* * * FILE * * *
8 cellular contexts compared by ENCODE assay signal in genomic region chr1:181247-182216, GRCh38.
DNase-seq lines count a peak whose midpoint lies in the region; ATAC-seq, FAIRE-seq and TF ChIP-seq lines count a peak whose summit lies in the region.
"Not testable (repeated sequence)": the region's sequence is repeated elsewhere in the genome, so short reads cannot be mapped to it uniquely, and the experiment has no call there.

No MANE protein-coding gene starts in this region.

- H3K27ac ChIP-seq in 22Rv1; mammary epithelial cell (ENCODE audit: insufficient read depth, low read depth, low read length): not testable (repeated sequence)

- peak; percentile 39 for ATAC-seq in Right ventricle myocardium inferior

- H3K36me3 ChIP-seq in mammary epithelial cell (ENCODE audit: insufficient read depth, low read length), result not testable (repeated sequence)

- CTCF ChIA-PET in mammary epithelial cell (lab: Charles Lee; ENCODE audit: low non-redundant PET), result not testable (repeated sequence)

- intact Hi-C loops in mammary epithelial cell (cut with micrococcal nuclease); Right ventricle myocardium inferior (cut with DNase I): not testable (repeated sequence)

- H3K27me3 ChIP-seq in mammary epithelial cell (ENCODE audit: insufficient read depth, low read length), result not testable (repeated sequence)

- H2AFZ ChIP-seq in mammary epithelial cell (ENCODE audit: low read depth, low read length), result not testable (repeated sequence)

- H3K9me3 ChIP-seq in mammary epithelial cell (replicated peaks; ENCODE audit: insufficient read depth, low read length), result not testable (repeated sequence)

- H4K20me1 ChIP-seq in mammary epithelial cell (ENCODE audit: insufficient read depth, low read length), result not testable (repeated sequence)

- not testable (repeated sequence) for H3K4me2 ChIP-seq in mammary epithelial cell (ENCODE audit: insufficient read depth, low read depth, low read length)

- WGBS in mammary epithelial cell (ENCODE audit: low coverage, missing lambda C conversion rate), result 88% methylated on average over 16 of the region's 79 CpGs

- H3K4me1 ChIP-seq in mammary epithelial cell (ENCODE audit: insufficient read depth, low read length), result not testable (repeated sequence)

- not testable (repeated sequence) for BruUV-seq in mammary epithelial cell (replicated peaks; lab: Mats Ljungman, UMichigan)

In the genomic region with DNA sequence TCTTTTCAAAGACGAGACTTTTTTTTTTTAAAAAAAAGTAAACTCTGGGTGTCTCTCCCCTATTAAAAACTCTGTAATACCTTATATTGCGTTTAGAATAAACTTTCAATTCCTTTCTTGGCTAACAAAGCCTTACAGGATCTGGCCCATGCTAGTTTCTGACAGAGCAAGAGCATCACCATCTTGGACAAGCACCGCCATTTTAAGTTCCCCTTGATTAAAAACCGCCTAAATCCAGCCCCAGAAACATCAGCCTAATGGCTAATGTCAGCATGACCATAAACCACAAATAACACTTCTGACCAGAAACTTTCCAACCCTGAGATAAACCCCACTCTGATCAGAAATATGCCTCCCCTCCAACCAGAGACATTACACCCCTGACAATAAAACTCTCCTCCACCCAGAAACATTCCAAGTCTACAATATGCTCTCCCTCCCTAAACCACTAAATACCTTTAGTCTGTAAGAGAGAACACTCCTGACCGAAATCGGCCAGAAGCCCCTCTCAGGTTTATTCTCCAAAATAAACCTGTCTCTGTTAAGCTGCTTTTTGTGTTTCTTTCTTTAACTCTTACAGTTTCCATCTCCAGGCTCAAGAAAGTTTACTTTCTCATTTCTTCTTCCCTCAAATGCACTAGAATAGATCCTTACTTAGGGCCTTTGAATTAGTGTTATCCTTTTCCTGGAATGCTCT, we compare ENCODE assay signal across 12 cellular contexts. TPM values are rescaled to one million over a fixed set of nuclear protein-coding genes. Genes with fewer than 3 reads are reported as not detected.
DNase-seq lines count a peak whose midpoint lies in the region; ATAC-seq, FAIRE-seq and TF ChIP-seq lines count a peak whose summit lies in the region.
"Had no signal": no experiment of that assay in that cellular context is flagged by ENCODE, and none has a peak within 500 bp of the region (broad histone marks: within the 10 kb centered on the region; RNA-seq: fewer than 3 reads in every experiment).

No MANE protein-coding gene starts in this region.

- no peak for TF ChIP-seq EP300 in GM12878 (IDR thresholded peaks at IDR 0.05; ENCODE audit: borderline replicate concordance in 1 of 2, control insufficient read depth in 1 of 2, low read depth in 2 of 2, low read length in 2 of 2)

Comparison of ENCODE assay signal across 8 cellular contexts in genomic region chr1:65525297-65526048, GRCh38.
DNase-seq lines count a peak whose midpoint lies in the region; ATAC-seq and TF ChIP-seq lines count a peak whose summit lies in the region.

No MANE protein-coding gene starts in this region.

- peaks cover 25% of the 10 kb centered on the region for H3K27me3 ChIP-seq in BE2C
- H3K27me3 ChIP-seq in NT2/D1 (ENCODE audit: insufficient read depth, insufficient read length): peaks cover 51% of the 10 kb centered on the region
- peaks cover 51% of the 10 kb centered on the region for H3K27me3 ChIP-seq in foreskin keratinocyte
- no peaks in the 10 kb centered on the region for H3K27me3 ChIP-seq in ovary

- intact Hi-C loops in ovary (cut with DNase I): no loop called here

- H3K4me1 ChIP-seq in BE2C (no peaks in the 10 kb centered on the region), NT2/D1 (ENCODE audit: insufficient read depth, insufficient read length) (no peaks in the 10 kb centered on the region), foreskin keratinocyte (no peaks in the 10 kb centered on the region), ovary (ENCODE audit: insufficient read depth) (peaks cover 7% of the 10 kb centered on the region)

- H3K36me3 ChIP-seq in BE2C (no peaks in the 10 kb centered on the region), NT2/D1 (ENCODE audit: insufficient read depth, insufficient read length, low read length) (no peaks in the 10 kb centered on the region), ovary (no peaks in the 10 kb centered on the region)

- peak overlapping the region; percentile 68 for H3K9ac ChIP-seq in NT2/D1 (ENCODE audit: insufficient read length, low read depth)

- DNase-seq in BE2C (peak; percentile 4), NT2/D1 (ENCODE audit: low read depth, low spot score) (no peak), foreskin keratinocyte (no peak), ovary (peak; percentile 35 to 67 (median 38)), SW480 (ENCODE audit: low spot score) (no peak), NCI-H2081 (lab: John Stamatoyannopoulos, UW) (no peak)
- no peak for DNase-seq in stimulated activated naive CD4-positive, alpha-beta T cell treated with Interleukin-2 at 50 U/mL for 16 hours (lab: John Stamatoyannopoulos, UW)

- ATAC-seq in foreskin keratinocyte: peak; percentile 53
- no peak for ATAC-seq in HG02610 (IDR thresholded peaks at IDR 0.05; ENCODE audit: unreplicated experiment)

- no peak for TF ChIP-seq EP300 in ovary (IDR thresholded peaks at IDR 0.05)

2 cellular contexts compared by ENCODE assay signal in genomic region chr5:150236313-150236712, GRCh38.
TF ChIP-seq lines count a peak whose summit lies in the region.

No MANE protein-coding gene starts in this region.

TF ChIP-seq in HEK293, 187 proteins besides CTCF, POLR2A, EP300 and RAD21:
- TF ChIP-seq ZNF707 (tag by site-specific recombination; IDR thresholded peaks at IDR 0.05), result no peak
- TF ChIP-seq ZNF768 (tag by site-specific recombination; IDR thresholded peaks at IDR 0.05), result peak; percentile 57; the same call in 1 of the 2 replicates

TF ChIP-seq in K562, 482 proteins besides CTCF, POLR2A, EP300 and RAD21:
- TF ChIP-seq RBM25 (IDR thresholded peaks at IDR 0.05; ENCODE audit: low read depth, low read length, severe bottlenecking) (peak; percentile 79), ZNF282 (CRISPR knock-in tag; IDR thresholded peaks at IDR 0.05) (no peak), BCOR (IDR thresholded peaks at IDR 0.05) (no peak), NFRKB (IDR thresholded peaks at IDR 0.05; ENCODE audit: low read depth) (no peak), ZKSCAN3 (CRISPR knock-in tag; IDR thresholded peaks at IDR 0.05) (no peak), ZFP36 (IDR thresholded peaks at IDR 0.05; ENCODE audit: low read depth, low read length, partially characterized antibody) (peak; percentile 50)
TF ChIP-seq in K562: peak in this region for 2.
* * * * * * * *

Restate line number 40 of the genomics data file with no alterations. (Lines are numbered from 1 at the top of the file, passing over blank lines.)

TF ChIP-seq lines count a peak whose summit lies in the region.